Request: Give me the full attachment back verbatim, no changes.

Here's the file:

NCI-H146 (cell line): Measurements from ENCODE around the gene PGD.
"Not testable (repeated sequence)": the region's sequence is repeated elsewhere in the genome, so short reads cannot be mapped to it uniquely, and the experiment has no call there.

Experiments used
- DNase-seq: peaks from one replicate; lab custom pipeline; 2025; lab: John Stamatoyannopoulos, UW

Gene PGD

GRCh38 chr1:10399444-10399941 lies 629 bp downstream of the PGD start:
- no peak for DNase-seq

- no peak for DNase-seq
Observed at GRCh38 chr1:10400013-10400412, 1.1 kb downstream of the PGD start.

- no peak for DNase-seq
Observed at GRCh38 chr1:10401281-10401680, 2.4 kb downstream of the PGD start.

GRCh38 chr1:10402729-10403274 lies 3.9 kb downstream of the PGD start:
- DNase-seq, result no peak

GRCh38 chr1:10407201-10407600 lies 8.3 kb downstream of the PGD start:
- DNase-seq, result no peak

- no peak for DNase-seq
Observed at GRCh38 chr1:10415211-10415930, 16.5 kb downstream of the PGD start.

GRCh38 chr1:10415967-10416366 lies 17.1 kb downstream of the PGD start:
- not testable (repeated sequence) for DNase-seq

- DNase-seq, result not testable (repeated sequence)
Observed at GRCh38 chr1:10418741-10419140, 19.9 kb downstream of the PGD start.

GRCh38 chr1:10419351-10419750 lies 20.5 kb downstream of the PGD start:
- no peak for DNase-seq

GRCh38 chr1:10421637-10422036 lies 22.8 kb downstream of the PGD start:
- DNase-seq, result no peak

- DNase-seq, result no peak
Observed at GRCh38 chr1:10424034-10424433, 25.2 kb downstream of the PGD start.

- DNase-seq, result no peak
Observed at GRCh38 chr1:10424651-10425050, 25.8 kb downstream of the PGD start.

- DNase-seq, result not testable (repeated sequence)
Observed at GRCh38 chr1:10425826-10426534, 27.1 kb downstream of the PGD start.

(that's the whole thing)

NCI-H146 (cell line): Measurements from ENCODE around the gene PGD.
"Not testable (repeated sequence)": the region's sequence is repeated elsewhere in the genome, so short reads cannot be mapped to it uniquely, and the experiment has no call there.

Experiments used
- DNase-seq: peaks from one replicate; lab custom pipeline; 2025; lab: John Stamatoyannopoulos, UW

Gene PGD

GRCh38 chr1:10399444-10399941 lies 629 bp downstream of the PGD start:
- no peak for DNase-seq

- no peak for DNase-seq
Observed at GRCh38 chr1:10400013-10400412, 1.1 kb downstream of the PGD start.

- no peak for DNase-seq
Observed at GRCh38 chr1:10401281-10401680, 2.4 kb downstream of the PGD start.

GRCh38 chr1:10402729-10403274 lies 3.9 kb downstream of the PGD start:
- DNase-seq, result no peak

GRCh38 chr1:10407201-10407600 lies 8.3 kb downstream of the PGD start:
- DNase-seq, result no peak

- no peak for DNase-seq
Observed at GRCh38 chr1:10415211-10415930, 16.5 kb downstream of the PGD start.

GRCh38 chr1:10415967-10416366 lies 17.1 kb downstream of the PGD start:
- not testable (repeated sequence) for DNase-seq

- DNase-seq, result not testable (repeated sequence)
Observed at GRCh38 chr1:10418741-10419140, 19.9 kb downstream of the PGD start.

GRCh38 chr1:10419351-10419750 lies 20.5 kb downstream of the PGD start:
- no peak for DNase-seq

GRCh38 chr1:10421637-10422036 lies 22.8 kb downstream of the PGD start:
- DNase-seq, result no peak

- DNase-seq, result no peak
Observed at GRCh38 chr1:10424034-10424433, 25.2 kb downstream of the PGD start.

- DNase-seq, result no peak
Observed at GRCh38 chr1:10424651-10425050, 25.8 kb downstream of the PGD start.

- DNase-seq, result not testable (repeated sequence)
Observed at GRCh38 chr1:10425826-10426534, 27.1 kb downstream of the PGD start.